Highlighting the challenges facing the bank, Goldman's return on average common equity - a measure of how well the bank uses shareholder money - was 6.4 percent in the quarter, down from 14.7 percent a year earlier. (

Many investors think ROE should be at least 10 percent to cover the cost of capital.

Goldman, whose shares were down 1 percent in early trading on Tuesday, said its revenue from trading bonds, currencies and commodities (FICC) fell about 47 percent. Equities trading revenue, normally a strength, slid 23 percent.

FICC accounted for 26.2 percent of total revenue in the quarter - a far cry from the 40 percent the business regularly contributed before the financial crisis.

"The market was braced for a weak quarter, but we think the breadth of weakness on the top line will be a disappointment as people try to grapple with the timing of the recovery," Evercore ISI analyst Glenn Schorr wrote in a client note.

Goldman's traditional rival, Morgan Stanley (MS.N), reported a 54 percent drop in adjusted revenue from fixed income and commodities trading and a similar drop in net profit. Its equities trading revenue fell 9.3 percent.

Goldman reported a 56.3 percent fall in net income applicable to common shareholders to $1.2 billion, or $2.68 per share, for the three months ended March 31. That compared with $2.75 billion, or $5.94 per share, a year earlier, when the bank recorded its best quarterly profit in five years.

Analysts on average had expected earnings of $2.45 per share, according to Thomson Reuters I/B/E/S.

Net revenue fell to $6.34 billion from $10.62 billion.

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Clooney: Sanders is right about 'obscene' amount of money in politics

April 18th, 2016  |  Source: The

Actor George Clooney, a major fundraiser for Democratic presidential front-runner Hillary Clinton, said that it’s “ridiculous” and “obscene” how much money goes into presidential campaigns.

In an excerpt of an interview with NBC’s “Meet the Press” taped for Sunday, Clooney was asked if he thought the price of admission to attend a fundraiser the actor is hosting is an “obscene amount of money.”

“Yes, I think it’s an obscene amount of money,” Clooney responded. “You know, we had some protesters last night when we pulled up in San Francisco — and they’re right to protest, they’re absolutely right, it’s an obscene amount of money. The Sanders campaign, when they talk about it, is absolutely right. It’s ridiculous that we should have this kind of money in politics, I agree.”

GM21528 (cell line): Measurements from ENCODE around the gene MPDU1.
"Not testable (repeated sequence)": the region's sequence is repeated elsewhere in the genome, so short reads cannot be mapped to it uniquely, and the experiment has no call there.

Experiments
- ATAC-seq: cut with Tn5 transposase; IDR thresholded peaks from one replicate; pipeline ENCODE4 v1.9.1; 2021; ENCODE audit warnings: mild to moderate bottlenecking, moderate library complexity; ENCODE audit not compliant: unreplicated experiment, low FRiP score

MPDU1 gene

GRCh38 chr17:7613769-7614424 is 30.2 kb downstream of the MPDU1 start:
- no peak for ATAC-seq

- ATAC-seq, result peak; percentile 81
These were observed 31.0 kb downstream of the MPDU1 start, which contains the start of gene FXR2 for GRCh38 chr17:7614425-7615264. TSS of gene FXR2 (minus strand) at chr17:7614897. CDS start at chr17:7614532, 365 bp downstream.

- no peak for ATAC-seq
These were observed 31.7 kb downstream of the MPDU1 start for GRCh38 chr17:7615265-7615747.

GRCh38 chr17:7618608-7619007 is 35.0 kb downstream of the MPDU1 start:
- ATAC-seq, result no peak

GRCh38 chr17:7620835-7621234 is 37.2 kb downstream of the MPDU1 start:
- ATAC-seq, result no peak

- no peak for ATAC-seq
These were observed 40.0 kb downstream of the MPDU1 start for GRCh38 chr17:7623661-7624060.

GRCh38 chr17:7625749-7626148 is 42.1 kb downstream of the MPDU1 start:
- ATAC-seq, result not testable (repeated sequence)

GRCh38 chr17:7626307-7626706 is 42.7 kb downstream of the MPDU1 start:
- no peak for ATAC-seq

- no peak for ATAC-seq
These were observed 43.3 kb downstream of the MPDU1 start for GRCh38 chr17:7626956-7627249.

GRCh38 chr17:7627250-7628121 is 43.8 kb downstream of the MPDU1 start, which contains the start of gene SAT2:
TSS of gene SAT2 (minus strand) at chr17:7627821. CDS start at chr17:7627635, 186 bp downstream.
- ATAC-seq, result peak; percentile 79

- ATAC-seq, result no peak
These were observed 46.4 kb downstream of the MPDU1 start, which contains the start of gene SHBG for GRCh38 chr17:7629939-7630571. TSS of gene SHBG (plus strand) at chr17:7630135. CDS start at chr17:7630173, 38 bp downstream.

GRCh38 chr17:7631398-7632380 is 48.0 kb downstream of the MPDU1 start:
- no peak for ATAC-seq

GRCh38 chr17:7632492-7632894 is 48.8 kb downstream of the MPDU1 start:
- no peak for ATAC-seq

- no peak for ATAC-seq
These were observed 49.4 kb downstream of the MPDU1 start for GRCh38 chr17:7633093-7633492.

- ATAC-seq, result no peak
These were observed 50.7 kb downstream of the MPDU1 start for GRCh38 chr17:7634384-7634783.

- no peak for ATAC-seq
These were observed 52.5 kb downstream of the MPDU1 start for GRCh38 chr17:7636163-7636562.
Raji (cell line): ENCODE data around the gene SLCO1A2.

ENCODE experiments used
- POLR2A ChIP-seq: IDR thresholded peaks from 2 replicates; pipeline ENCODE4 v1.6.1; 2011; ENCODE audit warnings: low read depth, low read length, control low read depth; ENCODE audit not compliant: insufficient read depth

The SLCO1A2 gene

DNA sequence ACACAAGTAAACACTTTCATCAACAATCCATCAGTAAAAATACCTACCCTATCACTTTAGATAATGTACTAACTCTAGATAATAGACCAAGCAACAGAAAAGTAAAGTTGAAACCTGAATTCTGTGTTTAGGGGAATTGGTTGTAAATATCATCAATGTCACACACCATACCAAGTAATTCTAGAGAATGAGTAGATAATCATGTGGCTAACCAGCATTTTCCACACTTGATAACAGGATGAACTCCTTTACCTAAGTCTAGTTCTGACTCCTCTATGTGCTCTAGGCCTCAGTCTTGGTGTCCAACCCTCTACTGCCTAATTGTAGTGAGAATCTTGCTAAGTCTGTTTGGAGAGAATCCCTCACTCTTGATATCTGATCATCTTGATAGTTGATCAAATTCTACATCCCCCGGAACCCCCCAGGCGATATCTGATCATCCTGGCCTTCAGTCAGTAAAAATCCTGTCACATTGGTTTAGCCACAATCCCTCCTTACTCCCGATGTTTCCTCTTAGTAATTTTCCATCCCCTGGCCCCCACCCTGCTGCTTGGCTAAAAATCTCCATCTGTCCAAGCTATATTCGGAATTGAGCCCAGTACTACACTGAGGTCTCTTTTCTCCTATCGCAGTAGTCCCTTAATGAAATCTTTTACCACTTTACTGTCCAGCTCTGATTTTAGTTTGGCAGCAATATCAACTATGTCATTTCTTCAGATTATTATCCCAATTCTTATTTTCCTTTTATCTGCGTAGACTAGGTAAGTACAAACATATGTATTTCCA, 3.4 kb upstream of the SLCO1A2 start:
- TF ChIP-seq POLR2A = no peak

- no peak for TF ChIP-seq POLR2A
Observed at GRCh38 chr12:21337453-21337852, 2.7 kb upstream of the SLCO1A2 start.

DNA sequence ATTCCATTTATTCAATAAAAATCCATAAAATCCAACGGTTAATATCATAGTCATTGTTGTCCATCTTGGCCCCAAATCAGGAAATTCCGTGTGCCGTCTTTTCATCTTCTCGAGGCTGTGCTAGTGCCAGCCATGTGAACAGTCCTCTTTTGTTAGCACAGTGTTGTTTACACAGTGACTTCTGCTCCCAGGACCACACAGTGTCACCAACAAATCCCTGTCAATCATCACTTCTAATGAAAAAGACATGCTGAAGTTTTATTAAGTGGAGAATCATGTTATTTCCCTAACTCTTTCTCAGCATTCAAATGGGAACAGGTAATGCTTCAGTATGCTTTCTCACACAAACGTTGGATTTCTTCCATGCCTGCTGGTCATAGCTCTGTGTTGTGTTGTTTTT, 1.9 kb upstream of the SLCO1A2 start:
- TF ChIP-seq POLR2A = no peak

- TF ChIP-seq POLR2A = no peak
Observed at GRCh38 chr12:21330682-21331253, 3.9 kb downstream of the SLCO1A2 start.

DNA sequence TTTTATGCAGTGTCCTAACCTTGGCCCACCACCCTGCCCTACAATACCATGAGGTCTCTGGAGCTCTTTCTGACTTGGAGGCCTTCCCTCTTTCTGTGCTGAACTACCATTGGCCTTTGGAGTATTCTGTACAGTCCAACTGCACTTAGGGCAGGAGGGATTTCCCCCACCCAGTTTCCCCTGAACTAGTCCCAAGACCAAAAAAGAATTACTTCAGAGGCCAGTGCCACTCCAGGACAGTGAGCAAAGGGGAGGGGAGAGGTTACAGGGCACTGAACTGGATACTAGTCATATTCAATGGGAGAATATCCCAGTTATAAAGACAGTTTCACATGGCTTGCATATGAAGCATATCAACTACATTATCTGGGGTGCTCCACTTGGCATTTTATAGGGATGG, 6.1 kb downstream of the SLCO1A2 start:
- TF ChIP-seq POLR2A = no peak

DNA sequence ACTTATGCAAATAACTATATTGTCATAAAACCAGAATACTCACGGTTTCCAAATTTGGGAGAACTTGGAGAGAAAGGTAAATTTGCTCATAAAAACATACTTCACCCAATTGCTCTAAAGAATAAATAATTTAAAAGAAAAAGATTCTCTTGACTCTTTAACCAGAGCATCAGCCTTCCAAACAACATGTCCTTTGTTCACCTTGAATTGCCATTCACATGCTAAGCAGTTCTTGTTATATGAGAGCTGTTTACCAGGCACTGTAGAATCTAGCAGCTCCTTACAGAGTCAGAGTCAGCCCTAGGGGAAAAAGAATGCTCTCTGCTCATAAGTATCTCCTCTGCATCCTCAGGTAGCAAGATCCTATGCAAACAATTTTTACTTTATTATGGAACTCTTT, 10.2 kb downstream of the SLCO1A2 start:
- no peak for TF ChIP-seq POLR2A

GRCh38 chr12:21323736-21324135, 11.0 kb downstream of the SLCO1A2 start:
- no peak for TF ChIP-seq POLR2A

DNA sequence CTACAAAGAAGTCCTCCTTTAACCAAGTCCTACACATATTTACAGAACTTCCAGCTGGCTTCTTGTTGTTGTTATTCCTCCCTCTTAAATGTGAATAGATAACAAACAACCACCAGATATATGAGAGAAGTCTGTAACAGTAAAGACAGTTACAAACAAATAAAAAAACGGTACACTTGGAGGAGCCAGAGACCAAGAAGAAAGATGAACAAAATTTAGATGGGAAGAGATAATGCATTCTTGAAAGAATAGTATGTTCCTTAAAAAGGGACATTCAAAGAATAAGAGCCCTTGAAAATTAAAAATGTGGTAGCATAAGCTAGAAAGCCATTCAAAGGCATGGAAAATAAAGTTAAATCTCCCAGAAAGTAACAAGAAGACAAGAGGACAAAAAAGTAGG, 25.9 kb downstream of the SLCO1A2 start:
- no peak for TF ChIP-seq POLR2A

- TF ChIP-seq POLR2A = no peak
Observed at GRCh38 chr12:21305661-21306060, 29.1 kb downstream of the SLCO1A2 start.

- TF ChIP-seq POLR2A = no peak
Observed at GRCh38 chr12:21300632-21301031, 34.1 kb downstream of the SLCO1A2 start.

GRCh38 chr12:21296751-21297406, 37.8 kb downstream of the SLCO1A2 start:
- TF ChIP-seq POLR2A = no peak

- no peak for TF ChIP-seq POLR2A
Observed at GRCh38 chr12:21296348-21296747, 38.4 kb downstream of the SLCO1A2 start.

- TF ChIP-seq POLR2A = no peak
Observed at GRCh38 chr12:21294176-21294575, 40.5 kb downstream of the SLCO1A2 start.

The actor and his wife, Amal, hosted a fundraiser on Friday night for the former secretary of State, charging couples $353,400 to sit at a table with Clinton and the Clooneys. They are throwing another high-dollar fundraising event Saturday night.

In March, Clinton’s opponent, Sen. Bernie Sanders (I-Vt.), used the word “obscene” to describe the price of admission for Clooney’s fundraiser.

“It is obscene that Secretary Clinton keeps going to big-money people to fund her campaign,” the Vermont senator said on CNN's "State of the Union."

“I have a lot of respect for George Clooney,” he added. “He’s a great actor. I like him. But this is the point. This is the problem with American politics, is that big money is dominating our political system, and we are trying to move as far away from that as we can.”

Israeli military struggles with rising influence of Religious-Zionists

April 15th, 2016  |  Source: Reuters

Nowhere is the growing clout and reach of religious nationalists in Israel more apparent than in its military. Some have begun to push back.

On a searing night in July 2014, Israeli troops gathered on the border with Gaza to prepare for war. Hamas militants had been firing rockets into Israel for days, and Israeli warplanes had begun bombing the Palestinian territory.

The orders for the Givati brigade, an elite infantry unit, came in a typed, single-page letter.

“History has chosen us to spearhead the fight against the terrorist Gazan enemy who curses, vilifies and abominates Israel’s God,” Colonel Ofer Winter, the unit’s commanding officer, wrote in the letter to his troops. He ended with a biblical quote promising divine protection for Israel’s warriors on the battlefield.

The letter quickly circulated on social media and from there to the press. Secular Israelis condemned it, saying it broke a decades-old convention that kept religion out of military missions.

Two years on, the letter remains a symbol of a profound shift within Israeli society: the rising power and reach of religious nationalists. The change has set up a battle for the type of country Israel should be, a battle between the country’s liberals and its more religious nationalist camp.

In its early years, Israel’s two main centres of power – the military and the government – were dominated by the secular and mostly left-wing elite who had founded the state in 1948. But over the past decade or so a new generation of leaders that combines religion and nationalism has emerged.

Religious-Zionism differs from secular Zionism in its historical perspective and messianic undertones. For Religious-Zionists, caring for places like Jewish settlements in the West Bank – the biblical bedrock of Judaism, but also claimed by Palestinians as their home – is a way of fulfilling a religious obligation and building the Jewish state.  

The community, sometimes referred to as the ‘national religious’, has increased its presence in both government and the civil service. This year, for the first time ever, the heads of the national police, the Mossad spy agency and the Shin Bet domestic security service are all Religious-Zionists.